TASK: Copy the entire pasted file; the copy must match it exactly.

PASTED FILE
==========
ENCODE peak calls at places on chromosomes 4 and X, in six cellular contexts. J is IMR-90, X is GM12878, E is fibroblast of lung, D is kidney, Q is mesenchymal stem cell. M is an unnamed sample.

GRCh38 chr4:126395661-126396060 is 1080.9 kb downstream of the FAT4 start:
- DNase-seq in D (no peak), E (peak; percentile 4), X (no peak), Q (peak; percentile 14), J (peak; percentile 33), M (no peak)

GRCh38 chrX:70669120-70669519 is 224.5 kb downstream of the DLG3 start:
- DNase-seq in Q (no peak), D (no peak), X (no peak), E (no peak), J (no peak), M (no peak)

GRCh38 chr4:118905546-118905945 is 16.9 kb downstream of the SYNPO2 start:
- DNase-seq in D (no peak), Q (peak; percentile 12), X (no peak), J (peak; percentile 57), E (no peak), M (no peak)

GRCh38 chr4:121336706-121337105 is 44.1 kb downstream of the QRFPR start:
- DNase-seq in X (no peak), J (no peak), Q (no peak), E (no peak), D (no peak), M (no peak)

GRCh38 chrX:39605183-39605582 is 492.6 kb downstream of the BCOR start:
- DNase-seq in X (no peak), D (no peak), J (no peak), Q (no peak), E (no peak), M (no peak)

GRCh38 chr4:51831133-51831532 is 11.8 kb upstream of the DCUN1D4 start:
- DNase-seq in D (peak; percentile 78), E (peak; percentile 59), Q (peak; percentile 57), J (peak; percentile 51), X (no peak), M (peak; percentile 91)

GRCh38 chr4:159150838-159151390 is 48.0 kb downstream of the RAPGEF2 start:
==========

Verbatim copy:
ENCODE peak calls at places on chromosomes 4 and X, in six cellular contexts. J is IMR-90, X is GM12878, E is fibroblast of lung, D is kidney, Q is mesenchymal stem cell. M is an unnamed sample.

GRCh38 chr4:126395661-126396060 is 1080.9 kb downstream of the FAT4 start:
- DNase-seq in D (no peak), E (peak; percentile 4), X (no peak), Q (peak; percentile 14), J (peak; percentile 33), M (no peak)

GRCh38 chrX:70669120-70669519 is 224.5 kb downstream of the DLG3 start:
- DNase-seq in Q (no peak), D (no peak), X (no peak), E (no peak), J (no peak), M (no peak)

GRCh38 chr4:118905546-118905945 is 16.9 kb downstream of the SYNPO2 start:
- DNase-seq in D (no peak), Q (peak; percentile 12), X (no peak), J (peak; percentile 57), E (no peak), M (no peak)

GRCh38 chr4:121336706-121337105 is 44.1 kb downstream of the QRFPR start:
- DNase-seq in X (no peak), J (no peak), Q (no peak), E (no peak), D (no peak), M (no peak)

GRCh38 chrX:39605183-39605582 is 492.6 kb downstream of the BCOR start:
- DNase-seq in X (no peak), D (no peak), J (no peak), Q (no peak), E (no peak), M (no peak)

GRCh38 chr4:51831133-51831532 is 11.8 kb upstream of the DCUN1D4 start:
- DNase-seq in D (peak; percentile 78), E (peak; percentile 59), Q (peak; percentile 57), J (peak; percentile 51), X (no peak), M (peak; percentile 91)

GRCh38 chr4:159150838-159151390 is 48.0 kb downstream of the RAPGEF2 start: